Daily wagers grumble about growing unemployment

KABUL (Pajhwok): A number of daily wagers in the capital Kabul complain about a sharp decline in daily work, urging the government and the international community to sort out the issue as soon as possible.
Complaints of increasing joblessness from daily wagers come as the world marks Labour Day.
Such workers gather daily in different parts of Kabul in search of jobs. Taimani is one of the neighbourhoods in the 4th police district where daily wagers assemble in quest of work.
Mohammad Ewaz, who was in Taimani to find work, told this Pajhwok Afghan News reporter: “When I saw you, I thought you needed a worker. But you are a journalist. We have been interviewed several times but no one heeds stories of our poverty and economic vulnerability.”
Concerned about unemployment, he said: “I have been unable to find work over the past 10 days. I stay here from dawn to dusk to find a job but I return home empty-handed every evening.”
Ewaz added: “Most of the daily wagers have no work. Potential employers come here and pay a worker only 150-200 afghanis a day. Desperate as we are, we accept the offer.”
According to him, last year, they could find work three-four days a week. Every worker would receive 400 to 600afs, but the daily wage has now slumped 200-350afs.
A Pajhwok report, compiled last year, says labourers could not find work for more than three days a week. The findings showed the average wage of masons and labourers had fallen by 30 percent in Kabul
They said their daily wage was 150-350afs.
Mohammad Asif Hashimi, a retired government servant, also approached the area to find work. Having not received his pension for the past two years, he has to meet his needs through daily wages.
He said: “I’m the only supporter of a family of 13. Several people come here in search of work. But finding work even for one day has become very difficult and I earn negligible wages.”
Addressing the authorities, Hashimi said: “It’s your responsibility to provide work to the people. We need sustainable work to find a solution to persistent poverty.”
Haji Yaqub Square, another place where daily wagers gather in the search of work.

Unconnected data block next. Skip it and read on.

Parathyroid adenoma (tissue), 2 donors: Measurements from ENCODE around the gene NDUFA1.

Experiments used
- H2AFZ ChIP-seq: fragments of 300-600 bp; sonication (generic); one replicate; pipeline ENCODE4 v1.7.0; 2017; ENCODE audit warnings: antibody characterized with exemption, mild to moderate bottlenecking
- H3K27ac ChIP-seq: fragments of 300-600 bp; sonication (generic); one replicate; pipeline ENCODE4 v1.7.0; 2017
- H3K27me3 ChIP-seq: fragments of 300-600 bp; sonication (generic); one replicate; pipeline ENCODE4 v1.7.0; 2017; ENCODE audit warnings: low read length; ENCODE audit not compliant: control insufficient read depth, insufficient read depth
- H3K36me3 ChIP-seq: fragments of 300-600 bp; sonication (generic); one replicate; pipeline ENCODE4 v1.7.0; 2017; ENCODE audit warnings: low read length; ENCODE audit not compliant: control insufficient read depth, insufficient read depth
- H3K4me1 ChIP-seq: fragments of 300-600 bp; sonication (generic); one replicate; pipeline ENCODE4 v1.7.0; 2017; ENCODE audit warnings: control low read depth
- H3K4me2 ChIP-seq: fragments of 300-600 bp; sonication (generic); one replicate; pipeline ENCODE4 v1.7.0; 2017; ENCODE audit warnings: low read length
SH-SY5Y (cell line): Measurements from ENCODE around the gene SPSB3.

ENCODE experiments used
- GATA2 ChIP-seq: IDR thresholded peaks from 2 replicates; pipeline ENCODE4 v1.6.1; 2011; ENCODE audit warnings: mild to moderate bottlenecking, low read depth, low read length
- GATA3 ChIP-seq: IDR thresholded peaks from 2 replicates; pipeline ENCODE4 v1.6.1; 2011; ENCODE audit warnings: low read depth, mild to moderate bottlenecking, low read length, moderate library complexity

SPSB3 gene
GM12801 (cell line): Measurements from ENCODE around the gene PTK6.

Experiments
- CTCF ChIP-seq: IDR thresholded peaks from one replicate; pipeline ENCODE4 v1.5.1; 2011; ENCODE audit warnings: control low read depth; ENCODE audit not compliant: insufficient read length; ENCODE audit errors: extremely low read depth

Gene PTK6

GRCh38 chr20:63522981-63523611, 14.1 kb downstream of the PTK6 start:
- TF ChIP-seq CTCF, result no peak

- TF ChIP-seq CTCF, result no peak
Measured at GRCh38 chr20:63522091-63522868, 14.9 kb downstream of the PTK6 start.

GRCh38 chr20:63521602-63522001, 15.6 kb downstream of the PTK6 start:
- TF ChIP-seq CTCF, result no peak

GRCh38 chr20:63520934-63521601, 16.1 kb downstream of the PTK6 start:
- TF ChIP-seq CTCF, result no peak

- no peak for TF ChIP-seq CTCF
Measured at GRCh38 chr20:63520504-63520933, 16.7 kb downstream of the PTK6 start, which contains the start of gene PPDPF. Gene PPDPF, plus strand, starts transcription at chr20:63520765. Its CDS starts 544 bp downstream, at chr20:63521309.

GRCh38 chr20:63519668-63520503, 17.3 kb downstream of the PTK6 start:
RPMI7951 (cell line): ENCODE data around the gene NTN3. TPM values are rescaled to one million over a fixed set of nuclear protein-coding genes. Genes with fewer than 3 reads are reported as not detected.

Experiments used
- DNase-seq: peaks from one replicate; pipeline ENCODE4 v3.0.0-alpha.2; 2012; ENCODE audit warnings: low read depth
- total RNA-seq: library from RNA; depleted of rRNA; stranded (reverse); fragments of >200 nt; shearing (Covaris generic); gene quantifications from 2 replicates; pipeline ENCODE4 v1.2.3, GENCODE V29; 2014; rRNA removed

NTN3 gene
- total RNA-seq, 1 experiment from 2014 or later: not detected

Mohammad Nasir Sharifi, one of the workers, said unemployment had reached its peak. “After Eid-ul-Fitr, I have been able to find work only once and earned 300afs. It is very difficult to find work even for a day or two. The reason is lack of work and an increase in the number of jobless people.”
He congratulated all workers on Labour Day, urging the government and the global fraternity to generate jon opportunities in the country.
Earning 300afs in the last 10 days, Sharifi asked how he could meet his needs. “Allah is the sustainer. It is true life and death is in Allah’s hands, but my life is full of suffering. I have to contend with problems of life with great difficulty.”
Azmuddin, a painter, said: “I found work for only one day in the entire holy month of Ramadan and earned 500afs. But after Eid-ul-Fitr, I have found no work. My children need food and the house owner demand rent. I don’t know how to manage all this.”
Last year, he found work for three-four days and earned up to 1,200afs daily.
Last year, some laborers said the daily wage was 400-800afs.
Economic expert Qais Mohammadi said in the past two years, Afghanistan’s economy had stagnated on the one hand and the socio-political situation destabilised on the other. This caused the unemployment rate to increase in the country.
He said: “It is the responsibility of every government to reduce unemployment and poverty, increase its development budget, create plans for economic development and execute new projects. The private sector should also provide job opportunities.”
He added the caretaker government and the international community must pay special attention to the workers of Afghanistan, find basic solutions to their problems and create jobs for them.
Dr. Liaqat Adel, head of the International Association of Food and Workers of Afghanistan, acknowledged labourers were in a difficult situation.
Adel identified inadequate wages, hard labour by children and violations of worker rights as the main problems being faced by labourers.
He has shared the issue with the Ministry of Labor and Social Affairs, but no practical work has been done yet to address the situation.
Last year, the caretaker government said it was working on short- and medium-term plans to alleviate joblessness and frame a national employment policy.